Thomas wasn't enough to convince Ra's, but Bruce has (apparently to them) taken it so much further. It's been 8 years. You'd think they'd look before they leap.

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If the League believed broken societies were capable of fixing themselves in a permanent way, why would the League have any reason to exist?
The issue I take is that the standard for 'broken societies' is incredibly vague, and incredibly low in TDKR's case. Any other city in the world could as easily be manipulated into being corrupt or chaotic BY the League just so the League can point at them in accusation. If these are the standards, it's a hypocrisy, the logic falls apart.

What's the point of them existing at all if the standard is such that a city can't even pursue a harmonious state to begin with? It's not as if a harmonious state comes out of nothing, it has to be worked toward. If they blow up Gotham, a harmonious state does not miraculously sprout from it's ashes. It is built by learning from mistakes. That's what humanity is.

They are purposely stunting that growth under the illusion of encouraging it, just so they can say, 'We're more perfect than you, you failed.' over and over, for literally infinity.

So they might as well just blow up every civilization before it gets started and eradicate all of humanity, because it will never be born again perfect without any work and without any slip-ups.

With Begins, we are left to assume that Gotham became truly terrible before the League stepped in. At least that lack of specified standards of 'decadence' leaves room for a probable reasonable standard and motivation. With Rises, the standard appears pettily low, and merely revenge based.

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And that's the interesting thing. I think this very notion that Gotham can cure itself is utter blasphemy to them. It's an existence-threatening paradox that they cannot begin to consider.
So those who take upon themselves the authority to judge the imperfect with the scythe of Death are so set in their ways that they cannot even consider a potentially superior alternative to bettering humanity... Not so perfect themselves, eh?

Not only that, but they are occasionally the deliberate cause of the corruption they seek to destroy. That's two reasons for them to just self-destruct, kill themselves, if they truly adhere to their logic.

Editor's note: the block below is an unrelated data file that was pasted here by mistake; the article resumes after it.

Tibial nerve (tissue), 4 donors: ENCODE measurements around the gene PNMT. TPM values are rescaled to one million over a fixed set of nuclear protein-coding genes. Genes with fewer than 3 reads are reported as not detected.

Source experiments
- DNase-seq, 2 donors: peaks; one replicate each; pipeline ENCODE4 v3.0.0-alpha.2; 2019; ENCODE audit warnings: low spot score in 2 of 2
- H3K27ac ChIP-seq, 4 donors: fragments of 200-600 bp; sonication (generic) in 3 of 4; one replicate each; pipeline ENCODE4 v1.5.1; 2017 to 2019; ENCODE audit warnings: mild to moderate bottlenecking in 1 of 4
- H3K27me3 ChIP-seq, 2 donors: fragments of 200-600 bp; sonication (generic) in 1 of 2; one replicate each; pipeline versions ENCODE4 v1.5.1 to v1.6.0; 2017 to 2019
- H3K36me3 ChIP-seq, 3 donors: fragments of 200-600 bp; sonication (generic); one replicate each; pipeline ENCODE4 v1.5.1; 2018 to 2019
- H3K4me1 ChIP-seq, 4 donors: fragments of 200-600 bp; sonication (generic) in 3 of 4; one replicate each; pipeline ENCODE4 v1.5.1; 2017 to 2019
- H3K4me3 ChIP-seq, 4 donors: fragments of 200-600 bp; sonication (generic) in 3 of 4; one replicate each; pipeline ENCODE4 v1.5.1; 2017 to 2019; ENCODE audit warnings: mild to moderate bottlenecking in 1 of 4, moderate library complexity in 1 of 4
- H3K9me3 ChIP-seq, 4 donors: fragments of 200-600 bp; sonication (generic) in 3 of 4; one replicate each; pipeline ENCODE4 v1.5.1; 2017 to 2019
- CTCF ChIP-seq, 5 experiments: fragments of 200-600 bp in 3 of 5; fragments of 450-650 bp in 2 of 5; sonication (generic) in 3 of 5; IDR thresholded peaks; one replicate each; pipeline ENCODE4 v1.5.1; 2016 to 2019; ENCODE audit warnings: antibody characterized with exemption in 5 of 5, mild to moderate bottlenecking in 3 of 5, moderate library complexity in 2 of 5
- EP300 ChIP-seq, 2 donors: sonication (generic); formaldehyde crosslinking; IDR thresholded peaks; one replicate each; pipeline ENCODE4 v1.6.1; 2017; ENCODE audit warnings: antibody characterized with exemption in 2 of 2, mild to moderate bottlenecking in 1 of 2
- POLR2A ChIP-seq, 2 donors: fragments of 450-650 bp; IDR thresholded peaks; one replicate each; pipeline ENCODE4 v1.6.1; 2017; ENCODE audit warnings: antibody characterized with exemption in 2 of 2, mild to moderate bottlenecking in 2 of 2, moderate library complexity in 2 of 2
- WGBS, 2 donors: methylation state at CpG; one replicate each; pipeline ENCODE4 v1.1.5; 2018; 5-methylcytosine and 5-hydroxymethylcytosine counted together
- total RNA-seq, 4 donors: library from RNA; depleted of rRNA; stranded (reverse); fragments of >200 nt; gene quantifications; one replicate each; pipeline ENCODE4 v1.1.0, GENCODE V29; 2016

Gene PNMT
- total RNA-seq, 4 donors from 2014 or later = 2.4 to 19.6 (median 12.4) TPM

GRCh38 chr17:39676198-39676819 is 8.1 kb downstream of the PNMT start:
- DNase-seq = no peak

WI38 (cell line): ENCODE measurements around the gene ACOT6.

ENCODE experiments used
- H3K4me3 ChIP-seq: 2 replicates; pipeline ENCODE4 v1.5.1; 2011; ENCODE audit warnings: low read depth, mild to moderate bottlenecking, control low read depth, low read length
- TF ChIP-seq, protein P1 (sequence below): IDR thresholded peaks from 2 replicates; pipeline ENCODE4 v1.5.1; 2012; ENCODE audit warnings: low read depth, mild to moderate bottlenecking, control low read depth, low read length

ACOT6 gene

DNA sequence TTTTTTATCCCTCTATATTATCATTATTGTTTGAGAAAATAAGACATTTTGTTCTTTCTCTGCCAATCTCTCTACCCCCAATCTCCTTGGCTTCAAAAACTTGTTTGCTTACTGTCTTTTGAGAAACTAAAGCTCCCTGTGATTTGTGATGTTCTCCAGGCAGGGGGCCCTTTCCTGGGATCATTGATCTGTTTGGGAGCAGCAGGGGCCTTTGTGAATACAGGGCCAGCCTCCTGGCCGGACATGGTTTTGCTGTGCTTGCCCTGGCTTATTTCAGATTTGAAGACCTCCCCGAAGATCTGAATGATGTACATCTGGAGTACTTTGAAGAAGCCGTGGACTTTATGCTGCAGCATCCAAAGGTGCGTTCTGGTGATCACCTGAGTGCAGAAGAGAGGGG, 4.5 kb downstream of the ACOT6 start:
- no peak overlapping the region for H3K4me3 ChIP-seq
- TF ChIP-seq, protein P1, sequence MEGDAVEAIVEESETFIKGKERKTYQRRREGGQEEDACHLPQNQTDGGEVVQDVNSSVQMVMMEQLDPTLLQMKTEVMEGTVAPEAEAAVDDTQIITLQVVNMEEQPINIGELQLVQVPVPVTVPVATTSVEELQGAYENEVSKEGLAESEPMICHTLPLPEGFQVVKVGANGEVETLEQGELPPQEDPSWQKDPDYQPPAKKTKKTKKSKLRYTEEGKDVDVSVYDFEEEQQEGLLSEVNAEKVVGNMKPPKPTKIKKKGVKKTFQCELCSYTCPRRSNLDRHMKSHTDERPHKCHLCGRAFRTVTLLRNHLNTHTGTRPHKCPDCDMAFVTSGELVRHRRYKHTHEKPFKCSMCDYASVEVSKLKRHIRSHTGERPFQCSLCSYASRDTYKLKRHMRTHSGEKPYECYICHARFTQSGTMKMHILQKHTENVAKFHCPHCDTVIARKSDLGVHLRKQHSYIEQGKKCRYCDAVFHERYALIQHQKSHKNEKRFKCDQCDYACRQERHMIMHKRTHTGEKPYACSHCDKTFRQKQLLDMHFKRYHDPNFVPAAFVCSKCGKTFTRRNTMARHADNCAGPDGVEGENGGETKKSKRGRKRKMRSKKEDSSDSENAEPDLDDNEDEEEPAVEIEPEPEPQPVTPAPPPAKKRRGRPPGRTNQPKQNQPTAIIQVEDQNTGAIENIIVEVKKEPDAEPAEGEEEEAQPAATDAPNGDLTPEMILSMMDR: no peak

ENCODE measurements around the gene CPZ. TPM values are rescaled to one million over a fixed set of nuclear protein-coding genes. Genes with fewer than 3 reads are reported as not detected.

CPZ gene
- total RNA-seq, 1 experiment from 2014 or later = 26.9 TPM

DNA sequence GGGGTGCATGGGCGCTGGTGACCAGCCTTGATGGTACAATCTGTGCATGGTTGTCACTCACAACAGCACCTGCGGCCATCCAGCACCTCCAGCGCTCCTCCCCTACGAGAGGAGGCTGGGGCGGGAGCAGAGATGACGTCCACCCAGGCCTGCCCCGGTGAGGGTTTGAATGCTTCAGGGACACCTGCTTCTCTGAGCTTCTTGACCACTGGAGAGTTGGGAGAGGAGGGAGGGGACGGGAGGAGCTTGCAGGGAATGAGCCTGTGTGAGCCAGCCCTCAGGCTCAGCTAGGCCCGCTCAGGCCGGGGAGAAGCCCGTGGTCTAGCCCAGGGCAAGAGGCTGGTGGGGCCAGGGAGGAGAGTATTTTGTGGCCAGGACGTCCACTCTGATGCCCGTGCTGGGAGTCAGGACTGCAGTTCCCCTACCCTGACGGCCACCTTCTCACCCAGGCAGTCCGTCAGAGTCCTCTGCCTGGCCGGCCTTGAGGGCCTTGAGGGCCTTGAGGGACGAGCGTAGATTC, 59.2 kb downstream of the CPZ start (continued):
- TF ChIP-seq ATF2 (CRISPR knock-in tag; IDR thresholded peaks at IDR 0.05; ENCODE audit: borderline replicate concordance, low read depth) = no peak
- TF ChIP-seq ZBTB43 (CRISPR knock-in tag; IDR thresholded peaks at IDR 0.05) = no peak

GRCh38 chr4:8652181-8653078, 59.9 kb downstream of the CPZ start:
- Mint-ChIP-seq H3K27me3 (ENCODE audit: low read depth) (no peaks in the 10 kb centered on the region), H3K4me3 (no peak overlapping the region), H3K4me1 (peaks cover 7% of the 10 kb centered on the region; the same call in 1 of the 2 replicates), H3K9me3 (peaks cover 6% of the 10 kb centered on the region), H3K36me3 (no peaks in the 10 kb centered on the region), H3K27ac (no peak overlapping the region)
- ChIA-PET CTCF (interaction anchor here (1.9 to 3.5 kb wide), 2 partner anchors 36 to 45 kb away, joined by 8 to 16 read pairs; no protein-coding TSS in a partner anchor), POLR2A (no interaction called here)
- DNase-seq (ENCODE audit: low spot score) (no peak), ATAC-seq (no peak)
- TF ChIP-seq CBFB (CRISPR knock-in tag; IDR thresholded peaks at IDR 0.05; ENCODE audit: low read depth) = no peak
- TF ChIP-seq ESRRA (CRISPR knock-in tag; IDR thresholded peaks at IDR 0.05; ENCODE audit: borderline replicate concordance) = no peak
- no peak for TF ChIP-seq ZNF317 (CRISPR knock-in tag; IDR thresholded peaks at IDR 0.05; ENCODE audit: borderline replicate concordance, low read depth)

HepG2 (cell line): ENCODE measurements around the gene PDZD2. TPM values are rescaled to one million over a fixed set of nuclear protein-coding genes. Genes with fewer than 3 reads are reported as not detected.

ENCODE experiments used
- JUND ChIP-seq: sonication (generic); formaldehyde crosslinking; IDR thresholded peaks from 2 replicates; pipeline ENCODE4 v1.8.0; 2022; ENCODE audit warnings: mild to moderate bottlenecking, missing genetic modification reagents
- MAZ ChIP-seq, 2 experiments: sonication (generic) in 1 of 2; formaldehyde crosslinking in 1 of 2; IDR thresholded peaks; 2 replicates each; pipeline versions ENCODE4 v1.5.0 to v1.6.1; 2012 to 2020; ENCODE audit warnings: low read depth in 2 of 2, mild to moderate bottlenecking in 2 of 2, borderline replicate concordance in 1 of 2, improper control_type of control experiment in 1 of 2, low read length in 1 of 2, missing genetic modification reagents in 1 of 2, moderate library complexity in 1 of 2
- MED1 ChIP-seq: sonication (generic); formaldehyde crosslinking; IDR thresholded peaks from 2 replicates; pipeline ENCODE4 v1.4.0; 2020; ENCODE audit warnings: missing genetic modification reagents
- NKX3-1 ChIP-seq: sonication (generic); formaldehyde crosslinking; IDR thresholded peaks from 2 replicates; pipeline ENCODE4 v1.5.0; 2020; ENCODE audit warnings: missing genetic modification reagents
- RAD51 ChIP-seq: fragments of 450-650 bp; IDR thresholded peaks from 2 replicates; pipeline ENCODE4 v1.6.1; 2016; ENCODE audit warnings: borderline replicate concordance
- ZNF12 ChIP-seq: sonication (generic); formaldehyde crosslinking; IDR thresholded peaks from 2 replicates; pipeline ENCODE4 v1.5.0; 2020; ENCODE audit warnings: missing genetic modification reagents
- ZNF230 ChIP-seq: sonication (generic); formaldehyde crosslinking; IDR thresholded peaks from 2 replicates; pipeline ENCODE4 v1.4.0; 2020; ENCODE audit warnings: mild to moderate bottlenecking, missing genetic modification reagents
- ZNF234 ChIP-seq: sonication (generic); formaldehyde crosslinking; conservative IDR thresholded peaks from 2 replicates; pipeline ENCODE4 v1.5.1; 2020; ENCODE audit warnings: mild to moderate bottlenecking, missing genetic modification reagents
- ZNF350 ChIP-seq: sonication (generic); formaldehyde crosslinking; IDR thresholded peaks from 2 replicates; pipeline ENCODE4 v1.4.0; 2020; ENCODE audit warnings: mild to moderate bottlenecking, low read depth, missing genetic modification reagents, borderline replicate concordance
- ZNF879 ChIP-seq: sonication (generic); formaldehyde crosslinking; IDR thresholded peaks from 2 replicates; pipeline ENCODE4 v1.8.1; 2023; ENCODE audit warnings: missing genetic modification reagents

Sounds like the League itself has reached decadence.

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They may not have known about the Dent coverup, but their devout dedication to staying the course is vindicated when the truth finds its way to them.
But the point is, they just got lucky, it wasn't their motivation.

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And that's what is so fascinating and scary about that to me. What happens when evil extremists have the truth on their side? What does that mean? What kind of power does that give them? Does it make them right? Or is a broken clock right twice a day?
This is a perspective that I thoroughly enjoy. The idea that reality looks to be on the moral/philosophical side of these people that feel justified in committing genocide. Scary for sure.

Just wish THAT was the deliberate part of the League's plan, and not the 'causing the problem' part.

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So basically, the League are complete and utter dogmatists. I like to think of it as what would Ra's al Ghul do if he had survived (or if there was a Lazarus Pit in this universe)? He had already made it clear that he thought Bruce's crusade to fix Gotham was pointless because Gotham was beyond saving, just like he thought Thomas Wayne's efforts to fix Gotham were pointless. Even without the knowledge that the Dent Act was based on a lie, you can see how the League would still find this to be a temporary and insufficient solution to a more deeply engrained problem. It doesn't matter that Gotham has shown improvement, the "new" Gotham still does not fit into their vision for a new world, though its destruction lies at the center of it. It's the most prominent city in the world and it's decades past its expiration date.
I don't think Ra's is so arrogant and simple-minded that he is above being corrected, even if he has to be corrected the hard way (I want to say this is supported by BTAS, but I'd have to do some digging).

As for the idea of an expiration date, I think Ra's is honorable enough that he would judge the city based on it's condition as it is rather than as it was. The League now is operating on old information, just for the sake of it. In a way this is reflective of the real world, when extremists lose their leaders, but I always figured Bane to be more impressive and self-capable than that.